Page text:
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Best carp rig set up to distinguish between line bites and dropped takes (can be used with any carp rig)

When you’re carp fishing, one of the challenges you come across is telling the difference between a big liner and an dropped run.

You know the sort of thing: there you are, patiently waiting for a carp to pick up your bait, and all of a sudden you get a flurry of beeps or maybe even the tip starts to nod and you think you’re in! You’re sure the lead has moved and rushing to the rod you enthusiastically strike into what you expect to be a great big carp but actually turns out to be fresh air. You wind in frantically hoping to make contact with the beast but to no avail, there is nothing at the end of your line, apart from a few leaves perhaps. Cursing, you inspect the rig, inspect the hook and wonder what happened. Have you just been done? Wouldn’t it be nice to know what happened, to be able to ask the lead what’s gone on? Did it see a big carp? Or was it just sitting there minding its own business when it was unceremoniously dragged across the lake bed by some unseen force tugging on the mainline.

Well recently I’ve come up with the ultimate lead set up that helps you find out exactly what happened. Here it is on video:

Ultimate lead set up on a knotless knot hair rig

For some time it’s been widely accepted that a piece of silicon tube sliding over the shank of the hook and capturing the hair can be used as a telltale sign to indicate whether or not a carp has blown out the bait. Now that’s all well and good, I’ve tried it but I’ve moved on. I’m very happy with the performance of my Beausoleil knotless knot hair rig and I don’t want to change the way it works by adding a piece of silicon tube into the equation.

beausoleil carp rig and lead system


With my rig, as soon as the carp picks up the lead, shakes its head or moves off, the lead will fall off the silicon tube, slide down the line and become a running rig, thus preventing the carp from using the lead to swing out the hook and giving you good bite indication no matter which way it swims.


So what I started doing recently is leaving the tail that is left after I’ve tied the 5 turn double knot about 30-40mm long.


I then slide the silicon tube over the end of the eye of the swivel which pushes the tail forwards towards the swivel.


Once I’m all set and ready to go, I slide back the lead off the silicon tube onto the mainline. Then I take the long knot tail and poke it into the hole in the middle of the inline lead where the insert used to be.


Holding the tail against the silicon tube, I gently slide the lead back down over both the tail and silicon tube to trap the tail. I only do this hard enough so that the lead just grips the tube when held by the baits. This is how the rig will then fish, tail trapped ready for action. If a fish picks up the bait, shakes its head or moves off, the lead slides off.

Knowing you’ve been done

Now in this example, say that your hook wasn’t sharp enough or the fish was only just nicked and the carp gets away with. Laughing at you, he swims off free from the hassle of having to look you in the eye while you photograph him! A few seconds later, you strike into fresh air, reel in and inspect the lead. If the tail is exposed as shown then you’ve been done as the fish has pulled from the hook end:


What’s happened is this: the fish picks up the rig and shakes his head. This pulls the silicon sleeve out of the lead and the telltale tail pops out. In this example the fish was not sufficiently well pricked and swims away. When you strike, the lead slides back, the tail stays locked out from the lead and points towards the swivel. So, unfortunately, you’ve been done, but at least you can be virtually 100% sure.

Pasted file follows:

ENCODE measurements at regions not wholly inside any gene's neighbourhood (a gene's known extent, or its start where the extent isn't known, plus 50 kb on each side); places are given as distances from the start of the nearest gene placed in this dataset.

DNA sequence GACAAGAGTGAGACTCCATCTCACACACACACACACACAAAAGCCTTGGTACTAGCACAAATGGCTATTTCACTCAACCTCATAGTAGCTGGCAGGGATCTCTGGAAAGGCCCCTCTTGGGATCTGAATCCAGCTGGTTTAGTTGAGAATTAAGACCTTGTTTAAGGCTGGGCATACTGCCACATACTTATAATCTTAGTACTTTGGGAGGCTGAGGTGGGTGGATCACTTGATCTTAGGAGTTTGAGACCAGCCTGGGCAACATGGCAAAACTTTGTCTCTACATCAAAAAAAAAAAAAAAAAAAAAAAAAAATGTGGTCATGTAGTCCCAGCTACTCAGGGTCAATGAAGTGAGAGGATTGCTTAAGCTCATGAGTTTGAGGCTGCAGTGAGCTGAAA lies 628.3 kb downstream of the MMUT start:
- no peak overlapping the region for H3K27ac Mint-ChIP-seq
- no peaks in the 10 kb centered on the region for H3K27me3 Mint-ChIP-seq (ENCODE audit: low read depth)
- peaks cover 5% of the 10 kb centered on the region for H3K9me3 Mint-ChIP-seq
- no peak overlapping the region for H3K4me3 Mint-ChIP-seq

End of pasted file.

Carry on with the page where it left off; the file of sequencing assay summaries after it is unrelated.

Knowing it was just a big liner

So in the next example, let’s say a large carp, sturgeon or a large catfish picks up one of your lines with its pecs and gives you a spectacular mini take. The lead gets dragged sideways over the gravel because it’s being pulled by the mainline. The lead does not lose contact with the silicon tube pushed over the swivel because it’s being pulled onto it. You hit what you believe to be a genuine take only to feel no resistance. You wind in, inspect the lead and the telltale tail is still neatly tucked into the lead. Now you know that it was just a big liner, you’ve still got to redo the rod but you would have wanted to do that anyway after the lead and rig (especially the hook) have been dragged over the bottom. The important thing is you know exactly what happened by looking at the status of the tell tale tail in the lead.

Why knowing the difference is important

Knowing is one thing, understanding is another. It’s what you do with the knowledge that’s important.

Dropped takes

Now, no matter how much attention to detail we pay, from time to time these things happen:

  • Surgically sharp hooks get damaged while fishing
  • Twigs, leaves or weed get in the way and prevent the fish from being properly hooked
  • Hook points can hit a tough piece of bone in the mouth and not fully penetrate

As long as I’m confident that the size of the bait and hook is suitably matched with the size of the fish I’m fishing for and that the hook is as sharp as possible, then there’s not more that can be done. Everyone gets done, it’s not something that keeps me awake at night. If you use this system and find that you get done a lot then perhaps you do have a rig problem.


Liners happen, what’s important is that you know there is nothing wrong with the rig! Maybe you are fishing too far out, maybe you were spot-on and your rig was yanked out from under the nose of a big carp! Get the rig back out there and don’t worry about it.

Give it a try next time you’re out and remember: the lead never lies!

Enjoy, Matt.

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